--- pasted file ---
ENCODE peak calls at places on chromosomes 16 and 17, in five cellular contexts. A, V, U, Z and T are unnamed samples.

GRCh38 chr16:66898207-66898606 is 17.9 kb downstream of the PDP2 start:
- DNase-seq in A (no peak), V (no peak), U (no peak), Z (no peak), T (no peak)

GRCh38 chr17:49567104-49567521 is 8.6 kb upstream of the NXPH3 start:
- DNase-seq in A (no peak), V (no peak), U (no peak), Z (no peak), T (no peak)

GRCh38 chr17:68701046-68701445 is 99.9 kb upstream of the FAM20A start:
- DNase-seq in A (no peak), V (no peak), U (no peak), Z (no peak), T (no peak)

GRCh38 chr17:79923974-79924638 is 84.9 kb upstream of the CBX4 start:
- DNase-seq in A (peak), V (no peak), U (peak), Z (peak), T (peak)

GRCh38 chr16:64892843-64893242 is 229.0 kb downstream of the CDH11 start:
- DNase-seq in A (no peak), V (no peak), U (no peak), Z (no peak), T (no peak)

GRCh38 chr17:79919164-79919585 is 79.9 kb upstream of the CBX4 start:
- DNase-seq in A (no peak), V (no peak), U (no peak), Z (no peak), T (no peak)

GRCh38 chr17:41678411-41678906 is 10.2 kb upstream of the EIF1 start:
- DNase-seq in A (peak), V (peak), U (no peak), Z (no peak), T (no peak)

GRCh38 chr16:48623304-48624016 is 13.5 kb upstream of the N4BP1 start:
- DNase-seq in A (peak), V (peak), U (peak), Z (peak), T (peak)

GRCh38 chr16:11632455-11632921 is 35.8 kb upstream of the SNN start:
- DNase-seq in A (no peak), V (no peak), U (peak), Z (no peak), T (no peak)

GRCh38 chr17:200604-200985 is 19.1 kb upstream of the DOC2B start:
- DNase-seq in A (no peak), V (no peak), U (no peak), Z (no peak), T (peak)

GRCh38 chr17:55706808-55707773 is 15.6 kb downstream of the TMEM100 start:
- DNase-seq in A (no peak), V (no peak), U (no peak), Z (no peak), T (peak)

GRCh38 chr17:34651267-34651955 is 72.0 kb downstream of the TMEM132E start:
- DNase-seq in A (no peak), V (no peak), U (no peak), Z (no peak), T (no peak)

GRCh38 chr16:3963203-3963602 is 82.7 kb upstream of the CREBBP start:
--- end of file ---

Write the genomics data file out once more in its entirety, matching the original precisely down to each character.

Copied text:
ENCODE peak calls at places on chromosomes 16 and 17, in five cellular contexts. A, V, U, Z and T are unnamed samples.

GRCh38 chr16:66898207-66898606 is 17.9 kb downstream of the PDP2 start:
- DNase-seq in A (no peak), V (no peak), U (no peak), Z (no peak), T (no peak)

GRCh38 chr17:49567104-49567521 is 8.6 kb upstream of the NXPH3 start:
- DNase-seq in A (no peak), V (no peak), U (no peak), Z (no peak), T (no peak)

GRCh38 chr17:68701046-68701445 is 99.9 kb upstream of the FAM20A start:
- DNase-seq in A (no peak), V (no peak), U (no peak), Z (no peak), T (no peak)

GRCh38 chr17:79923974-79924638 is 84.9 kb upstream of the CBX4 start:
- DNase-seq in A (peak), V (no peak), U (peak), Z (peak), T (peak)

GRCh38 chr16:64892843-64893242 is 229.0 kb downstream of the CDH11 start:
- DNase-seq in A (no peak), V (no peak), U (no peak), Z (no peak), T (no peak)

GRCh38 chr17:79919164-79919585 is 79.9 kb upstream of the CBX4 start:
- DNase-seq in A (no peak), V (no peak), U (no peak), Z (no peak), T (no peak)

GRCh38 chr17:41678411-41678906 is 10.2 kb upstream of the EIF1 start:
- DNase-seq in A (peak), V (peak), U (no peak), Z (no peak), T (no peak)

GRCh38 chr16:48623304-48624016 is 13.5 kb upstream of the N4BP1 start:
- DNase-seq in A (peak), V (peak), U (peak), Z (peak), T (peak)

GRCh38 chr16:11632455-11632921 is 35.8 kb upstream of the SNN start:
- DNase-seq in A (no peak), V (no peak), U (peak), Z (no peak), T (no peak)

GRCh38 chr17:200604-200985 is 19.1 kb upstream of the DOC2B start:
- DNase-seq in A (no peak), V (no peak), U (no peak), Z (no peak), T (peak)

GRCh38 chr17:55706808-55707773 is 15.6 kb downstream of the TMEM100 start:
- DNase-seq in A (no peak), V (no peak), U (no peak), Z (no peak), T (peak)

GRCh38 chr17:34651267-34651955 is 72.0 kb downstream of the TMEM132E start:
- DNase-seq in A (no peak), V (no peak), U (no peak), Z (no peak), T (no peak)

GRCh38 chr16:3963203-3963602 is 82.7 kb upstream of the CREBBP start: